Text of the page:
6

Korobov, the Bullpup Rifle and the TKB-022

By the early 1960s the AK47 and subsequently the AKM had been in Soviet service for nearly 15 years.  Approximately 10 million rifles had been made and the designs had been shared with half a dozen allies including China, the East German Republic, Hungary and Egypt.  

However, during the early 1960s Soviet small arms konstruktors were at work on another rifle which was quite unlike the AK.  The team of konstructors was lead by German A. Korobov (see image one) a designer who had also entered the same contest Mikhail Kalashnikov entered and won with his Avtomat Kalashnikova in the mid-late 1940s.  Korobov, a designer at the Tula arms plant, entered the competition with one of the world’s first practical bullpup assault rifle designs, the TKB-408 (see image two), the design lost out to Kalashnikov’s and while Korobov was disenchanted with the bullpup configuration he did not fully abandon the concept.

With the development of a new phase of mobile warfare in the 1960s which saw troops travelling less on foot and more onboard helicopters and inside armoured personnel carriers the Red Army decided to look into the development of a shorter rifle. Korobov and his team again entered the state sponsored competition. In 1962 Korobov designed the TKB-022, another bullpup (see image three).  The TKB prefix is an initialism for 'Tulskoe Konstructorskoe Buro' which translates as the ‘Tula Design Bureau’. The TKB-022 looked unlike any other contemporary military rifle, its trigger group was located beneath the rifle’s barrel and just in front of an integrated magazine/pistol grip - a configuration similar to the Uzi’s. It also featured another advanced design feature, a moulded plastic stock which fitted around the receiver.

While Korobov’s initial design was rejected he continued developing and between 1962 and 1968 he built several more variants of the TKB-022. The first was the TKB-022P No. 2 (see image four) which featured a standard AK trigger and pistol grip with the magazine no longer integral and set back further along the stock.  The TKB-022PM No.1 (see image five) saw the weapon’s configuration alter significantly with the magazine and chamber being moved to the rear of the rifle while the trigger group moved to the front of the weapon (a stock shape not unlike FN’s recent P-90 and F-2000). The last variant, the TKB-022PM5 No.1 (see image six) had a more evolved and ergonomic plastic stock and was chambered in the new Soviet standard 5.6 x39mm cartridge.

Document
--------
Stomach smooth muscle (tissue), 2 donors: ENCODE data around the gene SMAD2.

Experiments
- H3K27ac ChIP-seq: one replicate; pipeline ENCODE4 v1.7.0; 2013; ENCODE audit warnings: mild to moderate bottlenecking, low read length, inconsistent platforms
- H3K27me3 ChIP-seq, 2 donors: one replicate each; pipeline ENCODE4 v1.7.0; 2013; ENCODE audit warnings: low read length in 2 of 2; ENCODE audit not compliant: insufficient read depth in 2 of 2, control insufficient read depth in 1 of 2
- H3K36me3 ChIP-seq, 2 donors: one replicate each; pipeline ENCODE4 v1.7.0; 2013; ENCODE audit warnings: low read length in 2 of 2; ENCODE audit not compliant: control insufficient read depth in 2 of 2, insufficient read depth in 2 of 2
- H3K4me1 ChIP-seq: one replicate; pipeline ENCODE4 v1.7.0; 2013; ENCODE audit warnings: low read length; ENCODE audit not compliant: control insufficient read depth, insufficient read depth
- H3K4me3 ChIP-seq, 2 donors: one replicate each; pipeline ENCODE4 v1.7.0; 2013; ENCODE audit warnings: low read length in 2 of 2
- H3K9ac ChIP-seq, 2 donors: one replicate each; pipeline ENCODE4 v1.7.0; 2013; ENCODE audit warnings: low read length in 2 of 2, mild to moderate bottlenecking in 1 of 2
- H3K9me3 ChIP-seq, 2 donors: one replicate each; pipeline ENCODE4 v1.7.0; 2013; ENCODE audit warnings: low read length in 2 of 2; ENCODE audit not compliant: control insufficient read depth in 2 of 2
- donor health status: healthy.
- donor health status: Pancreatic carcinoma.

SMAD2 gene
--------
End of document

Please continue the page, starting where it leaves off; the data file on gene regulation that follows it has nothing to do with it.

The TKB had an overall length of just over 20 inches, significantly shorter than the AKM’s 32 inch length.  With the unusual positioning of the rifle’s trigger and magazine it had an unconventional vertically moving bolt - rather than the standard horizontal orientation.  This also meant that the bolt could not extract a spent round and instead Korobov designed a U-shaped extractor which pulled with empty casing from the chamber and then pushed forward the next round.

The TKB-022 was never adopted by the Soviet Union, possibly because of the rifle’s unconventional configuration (which would not see widespread adoption until the 1980s), possibly because of the untested nature of the plastic stocks it is likely that there were concerns regarding its hardiness in extreme temperatures. It is also possible the TKB’s unconventional bolt raised concerns among senior Soviet konstruktors.  Regardless of the reason the TKB-022 in all its configurations and variants was undoubtedly a rifle well ahead of its time.  

 

Image One Source

Image Two Source

Image Three - Six Source

 

_______________________________________________________

Requested by ellis-dee.

3

Menshikov palace / Меншиковский дворец - architects Giovanni Fontana, Johann Friedrich Braunstein, Mikhail Zemtsov, Pyotr Yeropkin,Ivan Korobov, Francesco Bartolomeo Rastrelli, Antonio Rinaldi, Saint Petersburg, Russia (by ahvalj)